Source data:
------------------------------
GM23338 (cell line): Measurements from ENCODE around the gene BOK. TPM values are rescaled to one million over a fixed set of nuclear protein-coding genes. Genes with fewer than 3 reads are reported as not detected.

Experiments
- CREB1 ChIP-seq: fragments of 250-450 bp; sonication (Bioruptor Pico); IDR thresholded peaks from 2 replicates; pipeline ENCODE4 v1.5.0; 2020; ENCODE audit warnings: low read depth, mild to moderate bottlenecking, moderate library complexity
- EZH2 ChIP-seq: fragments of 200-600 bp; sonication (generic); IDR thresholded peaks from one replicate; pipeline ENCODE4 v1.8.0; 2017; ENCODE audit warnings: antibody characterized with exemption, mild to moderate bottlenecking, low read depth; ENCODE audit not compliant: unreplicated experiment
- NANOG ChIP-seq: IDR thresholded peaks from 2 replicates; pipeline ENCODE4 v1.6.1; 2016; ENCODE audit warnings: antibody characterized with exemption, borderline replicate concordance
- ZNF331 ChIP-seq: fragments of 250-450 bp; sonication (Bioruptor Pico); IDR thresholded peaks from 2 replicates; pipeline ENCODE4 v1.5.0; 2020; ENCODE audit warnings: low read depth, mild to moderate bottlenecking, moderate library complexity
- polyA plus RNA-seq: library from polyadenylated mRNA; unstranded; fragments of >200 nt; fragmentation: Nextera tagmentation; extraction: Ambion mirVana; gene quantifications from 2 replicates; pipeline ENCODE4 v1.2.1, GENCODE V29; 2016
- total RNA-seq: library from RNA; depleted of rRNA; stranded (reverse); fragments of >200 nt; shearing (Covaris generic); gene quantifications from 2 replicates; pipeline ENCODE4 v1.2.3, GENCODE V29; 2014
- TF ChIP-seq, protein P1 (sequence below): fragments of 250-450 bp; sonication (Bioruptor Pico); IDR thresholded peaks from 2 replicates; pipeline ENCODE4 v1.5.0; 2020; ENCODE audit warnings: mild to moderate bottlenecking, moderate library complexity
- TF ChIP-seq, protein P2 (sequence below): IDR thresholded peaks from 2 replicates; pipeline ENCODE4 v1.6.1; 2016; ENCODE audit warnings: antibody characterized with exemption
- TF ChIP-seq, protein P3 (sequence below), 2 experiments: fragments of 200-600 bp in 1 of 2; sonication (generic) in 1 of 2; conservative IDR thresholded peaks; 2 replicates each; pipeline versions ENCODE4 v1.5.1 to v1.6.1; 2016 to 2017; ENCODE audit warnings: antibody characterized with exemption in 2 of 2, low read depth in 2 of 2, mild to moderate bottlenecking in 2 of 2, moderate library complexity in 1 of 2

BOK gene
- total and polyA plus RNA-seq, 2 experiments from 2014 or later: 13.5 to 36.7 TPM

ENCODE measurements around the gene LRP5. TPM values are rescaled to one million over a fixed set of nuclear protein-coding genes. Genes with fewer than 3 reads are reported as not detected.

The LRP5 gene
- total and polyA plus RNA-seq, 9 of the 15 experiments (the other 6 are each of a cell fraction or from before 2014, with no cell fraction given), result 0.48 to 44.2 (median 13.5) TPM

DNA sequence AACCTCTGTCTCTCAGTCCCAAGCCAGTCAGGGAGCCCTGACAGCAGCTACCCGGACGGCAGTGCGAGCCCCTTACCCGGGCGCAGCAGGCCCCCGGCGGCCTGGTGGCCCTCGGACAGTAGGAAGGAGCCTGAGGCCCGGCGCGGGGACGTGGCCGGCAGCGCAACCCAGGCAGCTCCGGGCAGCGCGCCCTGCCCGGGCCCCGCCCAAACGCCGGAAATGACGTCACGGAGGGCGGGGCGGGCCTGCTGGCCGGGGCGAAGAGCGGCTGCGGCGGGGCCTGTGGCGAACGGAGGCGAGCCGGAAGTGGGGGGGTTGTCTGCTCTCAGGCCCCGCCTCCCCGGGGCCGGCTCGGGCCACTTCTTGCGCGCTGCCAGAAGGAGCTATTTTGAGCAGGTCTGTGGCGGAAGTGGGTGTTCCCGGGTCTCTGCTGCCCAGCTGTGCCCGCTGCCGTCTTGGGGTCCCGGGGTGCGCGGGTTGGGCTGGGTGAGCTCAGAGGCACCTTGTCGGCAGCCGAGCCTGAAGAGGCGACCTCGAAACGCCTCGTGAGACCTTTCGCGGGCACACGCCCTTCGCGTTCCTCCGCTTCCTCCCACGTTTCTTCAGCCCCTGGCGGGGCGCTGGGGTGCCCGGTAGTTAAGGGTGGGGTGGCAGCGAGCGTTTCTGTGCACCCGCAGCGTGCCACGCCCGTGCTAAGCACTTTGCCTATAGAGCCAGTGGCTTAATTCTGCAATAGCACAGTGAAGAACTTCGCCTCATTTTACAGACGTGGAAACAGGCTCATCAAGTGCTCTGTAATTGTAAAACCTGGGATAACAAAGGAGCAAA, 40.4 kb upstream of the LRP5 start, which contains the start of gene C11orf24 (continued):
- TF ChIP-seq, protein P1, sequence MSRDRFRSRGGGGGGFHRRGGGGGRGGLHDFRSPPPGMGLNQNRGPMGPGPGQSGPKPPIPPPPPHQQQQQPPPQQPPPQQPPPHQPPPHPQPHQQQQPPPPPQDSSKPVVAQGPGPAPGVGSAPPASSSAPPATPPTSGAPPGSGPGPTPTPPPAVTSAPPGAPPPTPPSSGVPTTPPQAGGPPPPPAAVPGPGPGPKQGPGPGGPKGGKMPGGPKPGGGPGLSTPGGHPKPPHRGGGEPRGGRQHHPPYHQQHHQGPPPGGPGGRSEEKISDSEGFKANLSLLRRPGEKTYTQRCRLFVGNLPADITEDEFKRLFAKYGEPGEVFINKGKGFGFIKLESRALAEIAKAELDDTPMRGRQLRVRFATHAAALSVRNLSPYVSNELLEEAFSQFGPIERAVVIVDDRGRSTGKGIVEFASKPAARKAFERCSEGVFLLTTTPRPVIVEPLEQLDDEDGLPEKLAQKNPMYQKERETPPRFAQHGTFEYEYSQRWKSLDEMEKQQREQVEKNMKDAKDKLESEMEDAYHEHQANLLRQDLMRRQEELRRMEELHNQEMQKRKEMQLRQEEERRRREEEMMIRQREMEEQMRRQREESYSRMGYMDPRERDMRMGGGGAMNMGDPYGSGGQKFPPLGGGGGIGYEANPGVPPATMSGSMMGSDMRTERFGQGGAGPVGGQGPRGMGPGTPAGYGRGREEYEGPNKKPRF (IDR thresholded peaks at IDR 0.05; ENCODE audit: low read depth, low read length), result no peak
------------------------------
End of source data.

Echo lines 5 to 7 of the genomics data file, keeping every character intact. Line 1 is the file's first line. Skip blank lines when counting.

- NANOG ChIP-seq: IDR thresholded peaks from 2 replicates; pipeline ENCODE4 v1.6.1; 2016; ENCODE audit warnings: antibody characterized with exemption, borderline replicate concordance
- ZNF331 ChIP-seq: fragments of 250-450 bp; sonication (Bioruptor Pico); IDR thresholded peaks from 2 replicates; pipeline ENCODE4 v1.5.0; 2020; ENCODE audit warnings: low read depth, mild to moderate bottlenecking, moderate library complexity
- polyA plus RNA-seq: library from polyadenylated mRNA; unstranded; fragments of >200 nt; fragmentation: Nextera tagmentation; extraction: Ambion mirVana; gene quantifications from 2 replicates; pipeline ENCODE4 v1.2.1, GENCODE V29; 2016